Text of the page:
Abstract Title

NOVEL USE OF PROLIFERATING CELL NUCLEAR ANTIGEN AS A BIOMARKER OF METASTATIC CANCER

Presenter Name

Nathan Horton

Abstract

Novel biomarkers to identify metastatic tumor cells are needed to better identify these cells and to appropriately choose therapeutic measures. Cancer stem cells are believed to be responsible for metastasis and relapse after therapy. We have identified novel expression of Proliferating Cell Nuclear Antigen on the cell surface of tumors and characterized these cells as potential cancer stem cells. This research may facilitate the generation of novel immune based cancer therapies to specifically identify and target metastatic tumor cells.

Purpose (a):

Primary tumors account for 10% of cancer related deaths. Thus, identifying novel biomarkers on tumor cells which resist treatment or potentially become metastatic is vital. Proliferating Cell Nuclear Antigen (PCNA) has traditionally been used as a biomarker to identify and grade tumor biopsies based on PCNA's involvement in DNA replication. Typically located intracellularly, we have recently identified PCNA at the cell surface. When recognized by the Natural Killer (NK) cell receptor, NKp44, PCNA inhibits NK cell effector functions, allowing tumor cells to escape immunosurveillance. We have characterized tumor cells expressing cell surface PCNA to evaluate the use of cell surface PCNA as a potential marker of cancer stem cells, believed to be responsible for relapse and metastasis.

Methods (b):

We analyzed extracellular PCNA expressing tumor cells for expression of vimentin by confocal microscopy and expression of CD44 and CD24 by flow cytometry, which mark cancer stem cells. We also analyzed these cells for expression of genes which can induce formation of cancer stem cells or maintain stem cell characteristics by real time PCR. Finally, since stem cells are often quiescent, we analyzed cell cycle progression of these cells using propidium iodide and flow cytometry analysis.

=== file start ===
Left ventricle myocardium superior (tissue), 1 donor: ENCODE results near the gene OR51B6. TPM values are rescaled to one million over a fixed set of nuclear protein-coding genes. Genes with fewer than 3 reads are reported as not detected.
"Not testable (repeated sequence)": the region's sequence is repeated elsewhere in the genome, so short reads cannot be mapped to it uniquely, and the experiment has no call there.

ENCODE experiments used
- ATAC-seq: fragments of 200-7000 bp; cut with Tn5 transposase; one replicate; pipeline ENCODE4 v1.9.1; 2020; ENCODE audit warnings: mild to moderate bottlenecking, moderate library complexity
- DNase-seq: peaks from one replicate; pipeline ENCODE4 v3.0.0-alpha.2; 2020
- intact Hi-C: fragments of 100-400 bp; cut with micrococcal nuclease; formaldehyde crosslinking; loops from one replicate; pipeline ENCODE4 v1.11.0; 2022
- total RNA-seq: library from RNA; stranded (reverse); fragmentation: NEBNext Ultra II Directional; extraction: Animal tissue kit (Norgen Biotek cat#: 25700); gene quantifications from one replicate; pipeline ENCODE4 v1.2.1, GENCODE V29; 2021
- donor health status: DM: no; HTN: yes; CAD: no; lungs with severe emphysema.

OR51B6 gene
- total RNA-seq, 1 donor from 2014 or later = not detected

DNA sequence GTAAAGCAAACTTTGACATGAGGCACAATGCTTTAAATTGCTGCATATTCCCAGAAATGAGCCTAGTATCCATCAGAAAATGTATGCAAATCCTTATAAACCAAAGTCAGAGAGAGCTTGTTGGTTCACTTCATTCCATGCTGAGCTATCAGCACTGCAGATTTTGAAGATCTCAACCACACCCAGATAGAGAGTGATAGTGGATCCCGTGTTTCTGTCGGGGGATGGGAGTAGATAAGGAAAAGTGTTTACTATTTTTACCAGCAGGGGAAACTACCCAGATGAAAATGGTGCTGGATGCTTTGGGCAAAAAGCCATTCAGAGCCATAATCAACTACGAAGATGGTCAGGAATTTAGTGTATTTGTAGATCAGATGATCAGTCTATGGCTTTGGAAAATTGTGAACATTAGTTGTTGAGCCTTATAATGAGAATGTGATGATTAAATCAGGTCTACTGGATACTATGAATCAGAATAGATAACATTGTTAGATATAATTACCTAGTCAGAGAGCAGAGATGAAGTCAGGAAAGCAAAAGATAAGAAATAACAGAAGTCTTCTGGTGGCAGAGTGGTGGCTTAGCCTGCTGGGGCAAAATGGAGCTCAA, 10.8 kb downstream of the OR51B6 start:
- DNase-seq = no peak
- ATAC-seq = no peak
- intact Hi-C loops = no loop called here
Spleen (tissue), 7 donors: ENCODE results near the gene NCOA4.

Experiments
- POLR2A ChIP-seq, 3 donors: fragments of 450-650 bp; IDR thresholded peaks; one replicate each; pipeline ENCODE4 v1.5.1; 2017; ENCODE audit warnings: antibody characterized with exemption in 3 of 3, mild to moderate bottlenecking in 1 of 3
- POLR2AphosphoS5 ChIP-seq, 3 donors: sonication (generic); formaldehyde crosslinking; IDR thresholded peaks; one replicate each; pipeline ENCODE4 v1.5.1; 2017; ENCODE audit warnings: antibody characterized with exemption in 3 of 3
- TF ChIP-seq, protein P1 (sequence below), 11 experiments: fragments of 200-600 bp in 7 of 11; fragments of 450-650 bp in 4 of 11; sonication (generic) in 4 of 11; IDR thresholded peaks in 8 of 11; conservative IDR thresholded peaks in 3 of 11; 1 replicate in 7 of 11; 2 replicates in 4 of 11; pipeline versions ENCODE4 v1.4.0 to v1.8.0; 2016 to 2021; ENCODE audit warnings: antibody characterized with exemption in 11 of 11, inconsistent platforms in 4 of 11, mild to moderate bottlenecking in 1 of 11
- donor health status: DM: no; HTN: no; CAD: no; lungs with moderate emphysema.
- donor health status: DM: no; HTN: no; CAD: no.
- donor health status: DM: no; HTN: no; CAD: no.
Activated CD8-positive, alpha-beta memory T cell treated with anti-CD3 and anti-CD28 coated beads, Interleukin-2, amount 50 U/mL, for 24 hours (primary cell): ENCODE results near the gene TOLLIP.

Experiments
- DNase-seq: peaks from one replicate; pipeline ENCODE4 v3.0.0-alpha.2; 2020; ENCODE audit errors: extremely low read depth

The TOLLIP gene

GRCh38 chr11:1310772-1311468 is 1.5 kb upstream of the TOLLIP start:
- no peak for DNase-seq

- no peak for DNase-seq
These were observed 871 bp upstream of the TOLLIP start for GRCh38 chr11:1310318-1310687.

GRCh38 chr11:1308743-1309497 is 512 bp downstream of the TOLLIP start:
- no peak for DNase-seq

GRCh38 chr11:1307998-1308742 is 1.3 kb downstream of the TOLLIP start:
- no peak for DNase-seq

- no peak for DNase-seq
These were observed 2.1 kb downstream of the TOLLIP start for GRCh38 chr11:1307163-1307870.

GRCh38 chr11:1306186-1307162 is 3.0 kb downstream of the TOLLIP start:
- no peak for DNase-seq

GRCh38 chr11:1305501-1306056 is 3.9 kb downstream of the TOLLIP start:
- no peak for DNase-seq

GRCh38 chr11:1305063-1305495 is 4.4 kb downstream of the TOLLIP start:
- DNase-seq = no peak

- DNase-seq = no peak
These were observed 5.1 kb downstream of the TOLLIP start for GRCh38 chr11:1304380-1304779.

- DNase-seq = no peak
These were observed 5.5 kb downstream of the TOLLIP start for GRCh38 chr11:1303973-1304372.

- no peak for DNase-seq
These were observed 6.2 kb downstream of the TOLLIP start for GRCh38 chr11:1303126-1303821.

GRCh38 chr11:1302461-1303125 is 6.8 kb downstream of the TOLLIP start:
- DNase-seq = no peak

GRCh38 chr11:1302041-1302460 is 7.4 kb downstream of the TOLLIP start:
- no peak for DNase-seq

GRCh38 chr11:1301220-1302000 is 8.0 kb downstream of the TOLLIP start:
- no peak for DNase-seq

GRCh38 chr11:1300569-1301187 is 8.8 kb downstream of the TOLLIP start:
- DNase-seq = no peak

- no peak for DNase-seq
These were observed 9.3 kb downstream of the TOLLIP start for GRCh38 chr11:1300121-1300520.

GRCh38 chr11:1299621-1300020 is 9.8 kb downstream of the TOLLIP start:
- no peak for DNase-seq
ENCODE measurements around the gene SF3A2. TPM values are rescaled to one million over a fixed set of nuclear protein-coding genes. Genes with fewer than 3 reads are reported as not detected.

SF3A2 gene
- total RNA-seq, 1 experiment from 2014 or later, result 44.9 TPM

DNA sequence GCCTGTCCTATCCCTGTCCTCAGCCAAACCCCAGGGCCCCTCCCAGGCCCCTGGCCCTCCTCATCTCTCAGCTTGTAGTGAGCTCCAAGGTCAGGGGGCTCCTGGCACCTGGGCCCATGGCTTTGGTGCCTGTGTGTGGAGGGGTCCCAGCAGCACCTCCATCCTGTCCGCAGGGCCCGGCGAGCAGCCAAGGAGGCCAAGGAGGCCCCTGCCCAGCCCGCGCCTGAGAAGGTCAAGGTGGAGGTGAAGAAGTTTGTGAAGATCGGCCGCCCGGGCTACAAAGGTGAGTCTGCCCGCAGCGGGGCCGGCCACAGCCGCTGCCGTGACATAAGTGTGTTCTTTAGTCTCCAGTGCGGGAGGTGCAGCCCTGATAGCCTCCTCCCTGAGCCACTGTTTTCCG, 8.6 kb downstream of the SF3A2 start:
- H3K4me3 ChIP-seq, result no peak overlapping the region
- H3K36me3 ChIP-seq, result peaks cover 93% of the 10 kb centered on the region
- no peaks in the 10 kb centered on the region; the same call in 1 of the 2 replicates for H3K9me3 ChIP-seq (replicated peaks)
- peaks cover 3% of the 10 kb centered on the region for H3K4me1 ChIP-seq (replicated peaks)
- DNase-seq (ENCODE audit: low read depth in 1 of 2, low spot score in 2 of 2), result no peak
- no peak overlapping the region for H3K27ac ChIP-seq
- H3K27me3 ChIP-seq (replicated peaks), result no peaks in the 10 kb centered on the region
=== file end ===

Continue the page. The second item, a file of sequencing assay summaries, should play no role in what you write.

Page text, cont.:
Results (c):

Expression of vimentin is exclusive to cells expressing extracellular PCNA. These cells also express intermediate levels of CD44, which marks metastatic cells in vivo, and differentially express genetic markers of cancer stem cells. Populations of tumor cells expressing PCNA at the cell surface were enriched for cells in the G2/M phase of the cell cycle.

Conclusions (d):

Extracellular PCNA may be a marker for metastatic cancer stem cells based on intermediate expression of CD44, concomitant expression of vimentin, and expression of genetic markers. Alternatively, extracellular PCNA marks cells in the G2/M phase. Further studies in mouse models will be needed to confirm extracellular PCNA as a marker for cancer stem cells.

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NOVEL USE OF PROLIFERATING CELL NUCLEAR ANTIGEN AS A BIOMARKER OF METASTATIC CANCER

Novel biomarkers to identify metastatic tumor cells are needed to better identify these cells and to appropriately choose therapeutic measures. Cancer stem cells are believed to be responsible for metastasis and relapse after therapy. We have identified novel expression of Proliferating Cell Nuclear Antigen on the cell surface of tumors and characterized these cells as potential cancer stem cells. This research may facilitate the generation of novel immune based cancer therapies to specifically identify and target metastatic tumor cells.